There’s a lot of information to process when selecting an advisor. Given what we’ve just learned, we can re-classify advisors into five categories, based on what really matters:
Needless to say, you want to find people in the first category and avoid all the others. People in the second category may have the requisite skills, but their unjustifiably high fees can do a lot of damage to your nest egg over extended periods. We examined those effects earlier in this book when discussing time value of money and compounding. Over decades, even seemingly small fees on the order of one percent can significantly undermine your wealth.
The broader challenge for you is that all prospective advisors claim to be in the first category, but only a subset will:
Items 1 to 7 are relatively easy to verify, and you may want to do so before even agreeing to meet a prospective advisor.
Item 8, advisor accessibility, isn’t fully known until you begin receiving the service. Will the advisor provide you with personal service or pass you off to a junior associate? Your relationship with an advisor is very personal and requires a sense of connection and trust. It defeats the purpose of the exercise if you determine the applicant is the one for you, but he ends up handing you off to someone else. Insist that you expect accessibility and personal service. A good advisor will want to deliver precisely that level of service. You may be able to assess the advisor’s true intentions by speaking with some of her other clients or references. Use your doctor radar to determine the candidate’s sincerity.
Assessment of item 9, skill, can to some extent be discerned by looking at the applicant’s credentials: education, years of relevant work experience, continuing education, and professional designations beyond a CFP.
I know some of you just want to be given the name of a great local advisor or a foolproof set of filters that unfailingly point to good candidates. In fact, you may wish such a magical algorithm had been shared on page 1 of this book, obviating the need for you to read through and learn all the other content. But there are too many sources of uncertainty for such simple tools to exist.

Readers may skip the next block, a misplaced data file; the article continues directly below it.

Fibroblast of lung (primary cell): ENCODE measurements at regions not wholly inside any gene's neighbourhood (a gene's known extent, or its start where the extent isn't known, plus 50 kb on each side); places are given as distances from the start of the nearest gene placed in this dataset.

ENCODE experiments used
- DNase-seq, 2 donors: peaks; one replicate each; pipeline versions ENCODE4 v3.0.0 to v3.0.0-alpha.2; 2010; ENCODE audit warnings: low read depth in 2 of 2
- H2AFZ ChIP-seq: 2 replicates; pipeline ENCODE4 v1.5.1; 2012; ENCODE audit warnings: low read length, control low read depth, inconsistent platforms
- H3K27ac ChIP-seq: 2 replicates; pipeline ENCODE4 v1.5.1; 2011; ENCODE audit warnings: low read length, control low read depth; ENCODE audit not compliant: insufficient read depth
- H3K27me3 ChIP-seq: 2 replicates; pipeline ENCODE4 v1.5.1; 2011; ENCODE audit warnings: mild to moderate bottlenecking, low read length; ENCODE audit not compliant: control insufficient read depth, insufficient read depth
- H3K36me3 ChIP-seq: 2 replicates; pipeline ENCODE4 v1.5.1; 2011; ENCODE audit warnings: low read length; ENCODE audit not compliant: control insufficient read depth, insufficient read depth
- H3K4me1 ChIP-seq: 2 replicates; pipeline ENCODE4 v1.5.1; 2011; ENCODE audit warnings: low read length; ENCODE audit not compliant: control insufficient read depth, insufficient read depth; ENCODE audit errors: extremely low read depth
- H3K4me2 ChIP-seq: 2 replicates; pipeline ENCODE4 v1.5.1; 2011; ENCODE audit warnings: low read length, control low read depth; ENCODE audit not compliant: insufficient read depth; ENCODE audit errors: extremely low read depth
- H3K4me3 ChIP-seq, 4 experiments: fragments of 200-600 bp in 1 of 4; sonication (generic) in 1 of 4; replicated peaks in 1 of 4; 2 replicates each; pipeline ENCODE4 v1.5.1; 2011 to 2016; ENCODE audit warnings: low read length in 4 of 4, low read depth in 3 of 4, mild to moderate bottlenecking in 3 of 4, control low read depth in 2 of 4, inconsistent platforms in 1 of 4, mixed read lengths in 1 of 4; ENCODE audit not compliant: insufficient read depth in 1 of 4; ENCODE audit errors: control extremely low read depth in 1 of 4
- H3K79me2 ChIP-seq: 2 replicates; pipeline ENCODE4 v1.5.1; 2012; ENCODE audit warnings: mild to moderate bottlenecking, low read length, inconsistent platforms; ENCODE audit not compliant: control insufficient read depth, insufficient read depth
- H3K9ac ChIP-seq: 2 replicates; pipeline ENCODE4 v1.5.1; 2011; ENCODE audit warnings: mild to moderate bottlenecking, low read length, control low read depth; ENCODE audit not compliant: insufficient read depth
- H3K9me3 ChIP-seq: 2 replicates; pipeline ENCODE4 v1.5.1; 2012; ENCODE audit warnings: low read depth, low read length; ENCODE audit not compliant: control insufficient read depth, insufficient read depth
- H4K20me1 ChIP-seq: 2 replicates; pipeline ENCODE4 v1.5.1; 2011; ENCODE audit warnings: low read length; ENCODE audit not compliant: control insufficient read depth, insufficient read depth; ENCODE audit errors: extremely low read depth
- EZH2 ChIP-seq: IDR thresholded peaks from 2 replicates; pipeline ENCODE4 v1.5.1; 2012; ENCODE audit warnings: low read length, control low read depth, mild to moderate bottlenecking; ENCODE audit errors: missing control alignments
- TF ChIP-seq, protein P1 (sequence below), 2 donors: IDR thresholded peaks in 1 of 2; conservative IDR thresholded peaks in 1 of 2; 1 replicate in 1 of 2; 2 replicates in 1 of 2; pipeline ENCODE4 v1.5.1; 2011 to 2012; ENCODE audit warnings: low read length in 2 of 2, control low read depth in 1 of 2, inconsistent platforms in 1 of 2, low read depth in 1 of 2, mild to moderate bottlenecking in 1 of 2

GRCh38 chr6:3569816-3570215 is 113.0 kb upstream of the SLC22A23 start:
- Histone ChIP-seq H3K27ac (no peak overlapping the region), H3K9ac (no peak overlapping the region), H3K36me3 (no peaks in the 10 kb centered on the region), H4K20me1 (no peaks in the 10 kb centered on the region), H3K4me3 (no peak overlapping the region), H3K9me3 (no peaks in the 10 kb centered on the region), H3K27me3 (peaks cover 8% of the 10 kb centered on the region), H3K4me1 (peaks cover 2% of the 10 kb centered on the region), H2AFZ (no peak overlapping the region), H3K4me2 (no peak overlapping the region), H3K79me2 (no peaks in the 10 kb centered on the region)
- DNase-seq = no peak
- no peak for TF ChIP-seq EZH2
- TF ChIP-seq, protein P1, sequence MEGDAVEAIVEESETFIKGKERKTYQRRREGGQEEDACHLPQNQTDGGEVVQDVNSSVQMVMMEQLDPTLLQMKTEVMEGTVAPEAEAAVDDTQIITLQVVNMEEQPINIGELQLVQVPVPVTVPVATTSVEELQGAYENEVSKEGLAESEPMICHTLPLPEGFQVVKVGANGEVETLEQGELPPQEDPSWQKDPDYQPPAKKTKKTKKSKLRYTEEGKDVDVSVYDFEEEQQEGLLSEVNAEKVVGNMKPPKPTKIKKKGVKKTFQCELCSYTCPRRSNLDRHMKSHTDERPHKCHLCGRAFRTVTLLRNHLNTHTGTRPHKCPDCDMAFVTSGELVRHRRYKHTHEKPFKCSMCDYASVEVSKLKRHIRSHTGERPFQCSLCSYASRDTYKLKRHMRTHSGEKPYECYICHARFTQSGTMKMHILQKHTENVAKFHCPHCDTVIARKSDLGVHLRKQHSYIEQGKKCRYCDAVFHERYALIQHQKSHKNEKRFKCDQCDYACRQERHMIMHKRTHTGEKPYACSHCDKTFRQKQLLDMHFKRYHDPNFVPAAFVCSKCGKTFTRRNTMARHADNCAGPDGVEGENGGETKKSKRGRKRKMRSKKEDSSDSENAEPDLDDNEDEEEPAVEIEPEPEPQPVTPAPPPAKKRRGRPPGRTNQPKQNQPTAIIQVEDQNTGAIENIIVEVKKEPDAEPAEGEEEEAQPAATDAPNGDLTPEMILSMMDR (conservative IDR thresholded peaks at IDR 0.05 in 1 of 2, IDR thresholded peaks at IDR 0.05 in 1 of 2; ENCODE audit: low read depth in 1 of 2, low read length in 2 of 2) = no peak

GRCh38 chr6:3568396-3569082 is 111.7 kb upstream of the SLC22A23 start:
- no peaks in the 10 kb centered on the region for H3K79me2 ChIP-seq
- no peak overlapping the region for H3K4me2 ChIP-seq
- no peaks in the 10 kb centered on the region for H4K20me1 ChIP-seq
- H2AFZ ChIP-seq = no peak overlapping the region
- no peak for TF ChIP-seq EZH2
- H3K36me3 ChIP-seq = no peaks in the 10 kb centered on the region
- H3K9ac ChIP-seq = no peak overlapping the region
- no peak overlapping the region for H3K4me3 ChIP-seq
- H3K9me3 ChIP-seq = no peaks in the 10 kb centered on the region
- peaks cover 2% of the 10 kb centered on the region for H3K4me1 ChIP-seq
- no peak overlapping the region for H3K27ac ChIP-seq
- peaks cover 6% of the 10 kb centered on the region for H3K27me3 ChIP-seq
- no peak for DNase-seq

The best approach is to gain enough basic knowledge to assess item 9 on your own. That’s why this chapter is near the end of the book rather than at the beginning. By the time you get here you are more knowledgeable and better prepared to assess the skills and credentials of prospective advisors.
Yes, you can throw caution to the wind, bypass the educational content, and select the advisor who delivered a lunch-time lecture at your hospital or university. But in doing so you may deprive your family of an opportunity to interview and select a much better candidate.
A reasonable starting point is to obtain recommendations from people you know and trust. Ideally, recommendations should come from actual clients of the advisor in question, ensuring recommenders are personally familiar with the candidate’s alignment, compensation structure, expertise, and personal integrity.
Don’t automatically assume an advisor is honest if he’s recommended by a friend.
The most dangerous con-men are those who insinuate themselves using charm and empty promises throughout an entire network of friends. Regardless of the source of a recommendation, do some research on all candidates. This can be partly accomplished using public records: FINRA’s BrokerCheck and the SEC Adviser Info, Investment Adviser Public Disclosure. A Google search on the advisor and employer names is also advisable.
An honest advisor will respect your need to do this research, and will openly explain any entries you come across.
If you can’t get recommendations from friends or acquaintances, consider one of these two sites:
National Association of Personal Financial Advisors (NAPFA) – Fee-only financial advisors who take a fiduciary oath
Garrett Planning Network – A network of fee-only financial planners
Once you identify several decent candidates, you must interview them.